NWHL, SDHL Reveal Revised Champions Cup Details

Rosie, prepare to meet Stålmannen.

The inaugaral Champions Cup between the SDHL’s Luleå Hockey/MSSK and the NWHL’s Metropolitan Riveters appears to have found a permanent home at last.

Per the NWHL on Thursday, the one-game winner-take-all series will be played at Princeton University’s Hobey Baker Rink on Sept. 29 in New Jersey. The puck drops at 1 pm ET.

To recap the Champions Cup saga: the event was announced in early June, with the Riveters due to travel from the United States to northern Sweden to face Lulea on the Swedish club’s home ice. The series was to last three games and was to include collaborative hockey clinics with both LHF/MSSK players and the Riveters.

Two months later, the event was relocated to the United States and reduced to a single game with no mention of hockey clinics for local players. Details were said to be forthcoming, and now we have them.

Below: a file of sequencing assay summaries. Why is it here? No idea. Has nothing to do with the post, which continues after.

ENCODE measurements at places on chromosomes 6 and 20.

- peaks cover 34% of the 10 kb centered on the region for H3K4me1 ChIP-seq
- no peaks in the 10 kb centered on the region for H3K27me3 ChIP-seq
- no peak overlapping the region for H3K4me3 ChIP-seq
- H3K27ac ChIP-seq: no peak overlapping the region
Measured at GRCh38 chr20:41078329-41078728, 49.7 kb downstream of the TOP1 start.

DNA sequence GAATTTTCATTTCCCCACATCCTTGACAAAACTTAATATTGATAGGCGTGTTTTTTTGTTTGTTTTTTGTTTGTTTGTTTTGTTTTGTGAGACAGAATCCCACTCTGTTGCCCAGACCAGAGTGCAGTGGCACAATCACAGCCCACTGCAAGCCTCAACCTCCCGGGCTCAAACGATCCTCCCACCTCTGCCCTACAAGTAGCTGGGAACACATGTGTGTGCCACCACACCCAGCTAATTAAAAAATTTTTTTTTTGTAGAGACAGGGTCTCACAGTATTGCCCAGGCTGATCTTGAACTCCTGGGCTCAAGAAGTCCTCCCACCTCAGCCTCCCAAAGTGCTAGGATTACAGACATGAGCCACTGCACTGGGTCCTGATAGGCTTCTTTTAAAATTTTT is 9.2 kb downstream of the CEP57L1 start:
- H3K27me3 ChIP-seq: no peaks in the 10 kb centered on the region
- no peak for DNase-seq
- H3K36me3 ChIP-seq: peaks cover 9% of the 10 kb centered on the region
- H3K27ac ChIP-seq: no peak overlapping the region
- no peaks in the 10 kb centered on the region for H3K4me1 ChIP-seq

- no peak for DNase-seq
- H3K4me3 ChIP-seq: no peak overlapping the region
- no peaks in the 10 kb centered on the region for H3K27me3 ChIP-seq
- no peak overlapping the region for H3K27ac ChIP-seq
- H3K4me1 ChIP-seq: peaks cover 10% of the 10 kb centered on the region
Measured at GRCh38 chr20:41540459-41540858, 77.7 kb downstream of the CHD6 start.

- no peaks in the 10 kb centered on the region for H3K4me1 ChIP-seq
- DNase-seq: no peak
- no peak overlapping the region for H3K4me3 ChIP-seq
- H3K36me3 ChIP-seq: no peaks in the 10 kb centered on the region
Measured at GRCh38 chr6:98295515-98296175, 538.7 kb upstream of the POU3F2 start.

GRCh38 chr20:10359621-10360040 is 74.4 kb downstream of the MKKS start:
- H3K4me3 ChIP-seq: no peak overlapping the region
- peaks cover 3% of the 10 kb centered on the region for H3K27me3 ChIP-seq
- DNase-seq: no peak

The Champions Cup isn’t being held on the Riveters’ home ice: instead it’s being held an hour away at Princeton, which has never hosted an NWHL game. No broadcast information for North American or European viewers has been revealed.

The Riveters are connected to the university through alumnae Kelsey Koelzer and Fiona McKenna. Kelly Nash is currently an assistant coach with the Princeton Tigers, which feels more than coincidental in tandem with the venue choice.

While women’s hockey as a whole is a massive case study in getting creative with one’s available resources, the relocation across the Atlantic and finally to a venue where a player just happens to coach feels slapdash and harried when compared with the original plan.

Also, the Riveters are still without a head coach.

A college hockey rink is a great setting to watch a game, but it’s a different atmosphere than a top-tier professional arena like Luleå’s Coop Norrbotten Arena (better known locally as Delfinen) where both the SDHL and the men’s SHL play.

The entire Champions Cup has been downsized and there’s been no transparency in regards to the questions raised. Why move the event? Why schedule it in the first place if the plan wasn’t sustainable? Why risk straining a new international relationship?

If the event is a success, these questions will die down. If not, the demand for answers will only grow.